The Pixel Launcher, for example, which serves as the homescreen for these devices, is great. I love the calendar widget for my next appointment and native weather integration, rather than just a sea of icons, but I think there's so many more opportunities to improve here.
It's great that the home-screen is so much more than what I can get on iOS, but Google could do with being more instructive here. Give me the ability to embed my inbox, or pull in other data about my life without launching apps. I've had a taste, but now I want more choice.
There are a bunch of rough edges that clearly show this. The example that comes to mind is the experience of uploading photos to something like Twitter, which is a complete mess. You're thrown into a files app that has no relevance to the task at hand, and seems sorted at random.
To get to your photos in the files app there's an option buried in the sidebar — but god forbid you choose the 'Images' option also shown there, which throws you into another screen full of folders. It's fine but just plain stupid.
There are places across Android that need fixing like this, like that you can't access photo albums at all without downloading the image manually, or that the clock app inexplicably looks like something out of Android 4.0.
Google is close to getting this right, but needs to really sweat the details of these little UX interactions. Apple's uploading process leaves something to be desired too, but at least it isn't confusing.
I've touched on the lure that was Google's ecosystem in the past, but I've been impressed on this point particularly as I've used the phone more.
After a few months of using Google Photos, I was convinced enough that I made the decision to upload my entire RAW library of photos from the DSLR into it — about a 15 year's worth of shots, stored on a NAS.
Alongside Google's handy new backup and sync tool, which makes it easy to continuously sync photos, I now have access to every photo I've ever taken from a single app. Searching for beach can pull up a photo from 2003 I forgot about, or the last trip to the ocean before I moved overseas.
The great part of this experience is it didn't feel like it was yet another thing to pay for extra storage because bumping Google's cloud storage up does it across products.
Now, I've got a few terabytes of storage which is shared across Drive, Photos, Gmail and whatever else there is, where before, I paid for iCloud just to make photos and backups fit.
As a result, I've now dropped Dropbox to use Drive exclusively — another paid subscription I could get rid of, since Drive has a similar feature set and fantastic file sync that doesn't take up disk space on my computer.
The wider ecosystem has been rewarding too. Integration with Google Home means I can ask Assistant on my phone to turn off the bedroom lights — or just do it via a speaker instead. If I'm listening on Spotify on my way home, when I walk in the door I can just fling the music there — it's great.
Google launched Routines a few weeks ago, which takes this to the next level. Now if you say "goodnight" or "I'm home" it'll adjust the home and your phone to your liking, throwing it on do not disturb and dimming the lights.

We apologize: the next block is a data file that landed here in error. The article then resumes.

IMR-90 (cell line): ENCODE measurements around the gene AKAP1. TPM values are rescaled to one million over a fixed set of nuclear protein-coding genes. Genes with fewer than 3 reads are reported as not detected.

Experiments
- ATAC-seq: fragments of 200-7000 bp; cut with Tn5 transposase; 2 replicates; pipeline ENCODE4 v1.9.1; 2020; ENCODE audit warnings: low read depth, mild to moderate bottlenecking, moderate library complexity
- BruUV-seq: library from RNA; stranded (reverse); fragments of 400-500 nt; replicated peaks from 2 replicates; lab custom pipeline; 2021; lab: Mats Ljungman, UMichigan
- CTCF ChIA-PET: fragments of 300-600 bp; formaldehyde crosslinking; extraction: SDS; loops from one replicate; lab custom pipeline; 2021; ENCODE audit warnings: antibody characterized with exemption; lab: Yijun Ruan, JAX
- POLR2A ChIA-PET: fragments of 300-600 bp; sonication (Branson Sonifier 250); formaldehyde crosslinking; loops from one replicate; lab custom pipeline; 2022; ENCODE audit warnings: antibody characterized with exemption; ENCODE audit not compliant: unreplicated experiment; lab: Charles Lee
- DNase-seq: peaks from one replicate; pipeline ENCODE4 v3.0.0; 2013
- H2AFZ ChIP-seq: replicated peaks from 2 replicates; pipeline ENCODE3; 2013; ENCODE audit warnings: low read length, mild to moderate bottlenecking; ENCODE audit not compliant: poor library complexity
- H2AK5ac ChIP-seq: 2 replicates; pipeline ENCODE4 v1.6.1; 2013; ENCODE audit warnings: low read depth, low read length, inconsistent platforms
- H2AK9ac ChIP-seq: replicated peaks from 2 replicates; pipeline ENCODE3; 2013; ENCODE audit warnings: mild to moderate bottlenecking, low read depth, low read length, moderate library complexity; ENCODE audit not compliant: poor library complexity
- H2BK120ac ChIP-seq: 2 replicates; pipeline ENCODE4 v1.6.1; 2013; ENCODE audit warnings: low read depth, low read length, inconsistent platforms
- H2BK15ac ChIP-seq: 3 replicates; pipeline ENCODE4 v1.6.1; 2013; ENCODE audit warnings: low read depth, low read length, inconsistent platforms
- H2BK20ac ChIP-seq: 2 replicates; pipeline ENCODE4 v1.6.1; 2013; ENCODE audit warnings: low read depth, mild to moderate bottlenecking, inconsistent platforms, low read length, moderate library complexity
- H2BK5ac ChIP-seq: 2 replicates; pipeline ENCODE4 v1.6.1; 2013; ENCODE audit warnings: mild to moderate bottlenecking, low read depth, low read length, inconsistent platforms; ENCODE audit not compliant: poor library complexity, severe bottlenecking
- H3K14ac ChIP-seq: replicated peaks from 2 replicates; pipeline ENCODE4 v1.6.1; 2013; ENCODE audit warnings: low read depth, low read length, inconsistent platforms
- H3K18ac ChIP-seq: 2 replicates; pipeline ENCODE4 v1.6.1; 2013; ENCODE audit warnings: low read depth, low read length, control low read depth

I've also been impressed with the quality-level of Android apps at this point. I have not found myself lusting after some new iPhone app the entire time I've been using this phone.
Sonos, for example, allows native lock screen controls alongside the ability to adjust with my volume rocker whenever I'm at home. Pocket Casts is a superb podcast app that helped me expand my listening habits. Weather Timeline is a gorgeous app for seeing the forecast.
The biggest thing I'd note is that while the ecosystem is there, and Material Design has had a real impact on third party apps, Google needs to double down on this. Material Design is a great system that stops too far short, and Google doesn't enforce its usage at all.
While the majority do actually use the design system in some way now, the way material seems to be implemented is clearly at random, with no enforcement — leading to some quirky, unpredictable results based on your assumptions of what a swipe might do.
I'd love to see Google get involved with the quality level of apps out there in a future iteration, and somehow require developers to actually use these systems, let alone properly.
It doesn't seem that difficult to draw a harder line on the Play Store here, and I think it would go a long way to improving the overall ecosystem's health.
One qualm I had giving up the iPhone was my love for the Apple Watch. I spent a few months not wearing anything and being OK with it — which says something in itself, I guess — but eventually found myself wearing a Nokia Steel HR.
It took me a long time, mostly because I was saddened by the state of Android Wear (er, wearOS), that appears to be in some sort of suspended animation with few compelling, simple pieces of hardware I'd actually wear.
The Nokia Steel HR was a conscious choice for a few reasons: it plays well with Android with native calendar/SMS/call integration, and has a killer battery life of over 30 days while still maintaining the heartrate sensor I loved from the Apple Watch.
Reviewing the Steel HR itself is out of scope here, but it's awesome while not breaking the budget and freeing me from the curse of charging a stupid watch every night.